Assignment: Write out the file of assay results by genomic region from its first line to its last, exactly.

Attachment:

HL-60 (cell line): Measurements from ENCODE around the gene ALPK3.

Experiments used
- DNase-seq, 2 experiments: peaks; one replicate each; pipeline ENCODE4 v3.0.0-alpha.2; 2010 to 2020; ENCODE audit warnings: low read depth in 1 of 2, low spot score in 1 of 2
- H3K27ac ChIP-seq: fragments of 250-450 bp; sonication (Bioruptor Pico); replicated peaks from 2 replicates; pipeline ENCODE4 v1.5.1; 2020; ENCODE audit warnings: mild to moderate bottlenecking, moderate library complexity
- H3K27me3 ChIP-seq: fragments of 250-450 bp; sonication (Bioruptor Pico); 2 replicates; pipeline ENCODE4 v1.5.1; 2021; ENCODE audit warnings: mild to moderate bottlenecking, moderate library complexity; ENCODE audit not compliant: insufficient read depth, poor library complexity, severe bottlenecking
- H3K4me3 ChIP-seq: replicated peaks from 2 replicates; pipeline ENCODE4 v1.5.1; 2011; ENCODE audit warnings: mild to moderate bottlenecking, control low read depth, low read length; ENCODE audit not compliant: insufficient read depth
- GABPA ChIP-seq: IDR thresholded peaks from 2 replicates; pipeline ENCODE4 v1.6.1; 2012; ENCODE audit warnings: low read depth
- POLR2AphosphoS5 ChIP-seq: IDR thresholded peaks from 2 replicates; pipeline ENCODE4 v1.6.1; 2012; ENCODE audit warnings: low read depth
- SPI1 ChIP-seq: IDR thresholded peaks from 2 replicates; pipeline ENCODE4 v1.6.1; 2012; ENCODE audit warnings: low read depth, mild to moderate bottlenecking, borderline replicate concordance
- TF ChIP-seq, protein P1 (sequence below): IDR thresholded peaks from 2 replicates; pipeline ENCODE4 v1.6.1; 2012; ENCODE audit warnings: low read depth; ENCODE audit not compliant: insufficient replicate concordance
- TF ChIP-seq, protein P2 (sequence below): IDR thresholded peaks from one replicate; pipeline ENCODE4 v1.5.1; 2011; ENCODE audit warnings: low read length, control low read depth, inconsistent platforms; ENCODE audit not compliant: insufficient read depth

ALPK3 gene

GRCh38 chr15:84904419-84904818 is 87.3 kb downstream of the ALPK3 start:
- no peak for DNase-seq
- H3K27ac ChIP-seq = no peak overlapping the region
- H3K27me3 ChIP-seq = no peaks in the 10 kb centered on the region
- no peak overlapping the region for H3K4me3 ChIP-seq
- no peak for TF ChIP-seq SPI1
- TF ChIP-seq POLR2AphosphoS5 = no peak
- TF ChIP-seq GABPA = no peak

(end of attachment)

HL-60 (cell line): Measurements from ENCODE around the gene ALPK3.

Experiments used
- DNase-seq, 2 experiments: peaks; one replicate each; pipeline ENCODE4 v3.0.0-alpha.2; 2010 to 2020; ENCODE audit warnings: low read depth in 1 of 2, low spot score in 1 of 2
- H3K27ac ChIP-seq: fragments of 250-450 bp; sonication (Bioruptor Pico); replicated peaks from 2 replicates; pipeline ENCODE4 v1.5.1; 2020; ENCODE audit warnings: mild to moderate bottlenecking, moderate library complexity
- H3K27me3 ChIP-seq: fragments of 250-450 bp; sonication (Bioruptor Pico); 2 replicates; pipeline ENCODE4 v1.5.1; 2021; ENCODE audit warnings: mild to moderate bottlenecking, moderate library complexity; ENCODE audit not compliant: insufficient read depth, poor library complexity, severe bottlenecking
- H3K4me3 ChIP-seq: replicated peaks from 2 replicates; pipeline ENCODE4 v1.5.1; 2011; ENCODE audit warnings: mild to moderate bottlenecking, control low read depth, low read length; ENCODE audit not compliant: insufficient read depth
- GABPA ChIP-seq: IDR thresholded peaks from 2 replicates; pipeline ENCODE4 v1.6.1; 2012; ENCODE audit warnings: low read depth
- POLR2AphosphoS5 ChIP-seq: IDR thresholded peaks from 2 replicates; pipeline ENCODE4 v1.6.1; 2012; ENCODE audit warnings: low read depth
- SPI1 ChIP-seq: IDR thresholded peaks from 2 replicates; pipeline ENCODE4 v1.6.1; 2012; ENCODE audit warnings: low read depth, mild to moderate bottlenecking, borderline replicate concordance
- TF ChIP-seq, protein P1 (sequence below): IDR thresholded peaks from 2 replicates; pipeline ENCODE4 v1.6.1; 2012; ENCODE audit warnings: low read depth; ENCODE audit not compliant: insufficient replicate concordance
- TF ChIP-seq, protein P2 (sequence below): IDR thresholded peaks from one replicate; pipeline ENCODE4 v1.5.1; 2011; ENCODE audit warnings: low read length, control low read depth, inconsistent platforms; ENCODE audit not compliant: insufficient read depth

ALPK3 gene

GRCh38 chr15:84904419-84904818 is 87.3 kb downstream of the ALPK3 start:
- no peak for DNase-seq
- H3K27ac ChIP-seq = no peak overlapping the region
- H3K27me3 ChIP-seq = no peaks in the 10 kb centered on the region
- no peak overlapping the region for H3K4me3 ChIP-seq
- no peak for TF ChIP-seq SPI1
- TF ChIP-seq POLR2AphosphoS5 = no peak
- TF ChIP-seq GABPA = no peak